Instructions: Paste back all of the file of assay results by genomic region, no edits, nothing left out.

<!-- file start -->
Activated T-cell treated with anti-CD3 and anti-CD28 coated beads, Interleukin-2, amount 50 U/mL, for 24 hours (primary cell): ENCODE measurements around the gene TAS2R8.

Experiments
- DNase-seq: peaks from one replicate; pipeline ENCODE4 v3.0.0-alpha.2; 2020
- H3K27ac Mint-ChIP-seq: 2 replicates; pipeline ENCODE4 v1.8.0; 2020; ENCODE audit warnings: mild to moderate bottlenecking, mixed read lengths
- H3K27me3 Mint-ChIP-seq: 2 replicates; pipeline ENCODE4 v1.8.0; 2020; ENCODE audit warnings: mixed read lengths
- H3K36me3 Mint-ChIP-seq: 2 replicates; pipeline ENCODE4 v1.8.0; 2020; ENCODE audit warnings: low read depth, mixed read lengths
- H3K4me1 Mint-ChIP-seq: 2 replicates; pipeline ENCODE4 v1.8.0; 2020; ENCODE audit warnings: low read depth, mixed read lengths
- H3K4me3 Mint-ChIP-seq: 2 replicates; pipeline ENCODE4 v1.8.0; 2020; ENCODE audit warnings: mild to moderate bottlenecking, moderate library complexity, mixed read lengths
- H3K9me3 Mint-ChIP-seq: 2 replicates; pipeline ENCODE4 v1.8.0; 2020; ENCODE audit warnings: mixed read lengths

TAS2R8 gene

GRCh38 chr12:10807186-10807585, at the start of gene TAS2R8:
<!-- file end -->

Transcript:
Activated T-cell treated with anti-CD3 and anti-CD28 coated beads, Interleukin-2, amount 50 U/mL, for 24 hours (primary cell): ENCODE measurements around the gene TAS2R8.

Experiments
- DNase-seq: peaks from one replicate; pipeline ENCODE4 v3.0.0-alpha.2; 2020
- H3K27ac Mint-ChIP-seq: 2 replicates; pipeline ENCODE4 v1.8.0; 2020; ENCODE audit warnings: mild to moderate bottlenecking, mixed read lengths
- H3K27me3 Mint-ChIP-seq: 2 replicates; pipeline ENCODE4 v1.8.0; 2020; ENCODE audit warnings: mixed read lengths
- H3K36me3 Mint-ChIP-seq: 2 replicates; pipeline ENCODE4 v1.8.0; 2020; ENCODE audit warnings: low read depth, mixed read lengths
- H3K4me1 Mint-ChIP-seq: 2 replicates; pipeline ENCODE4 v1.8.0; 2020; ENCODE audit warnings: low read depth, mixed read lengths
- H3K4me3 Mint-ChIP-seq: 2 replicates; pipeline ENCODE4 v1.8.0; 2020; ENCODE audit warnings: mild to moderate bottlenecking, moderate library complexity, mixed read lengths
- H3K9me3 Mint-ChIP-seq: 2 replicates; pipeline ENCODE4 v1.8.0; 2020; ENCODE audit warnings: mixed read lengths

TAS2R8 gene

GRCh38 chr12:10807186-10807585, at the start of gene TAS2R8: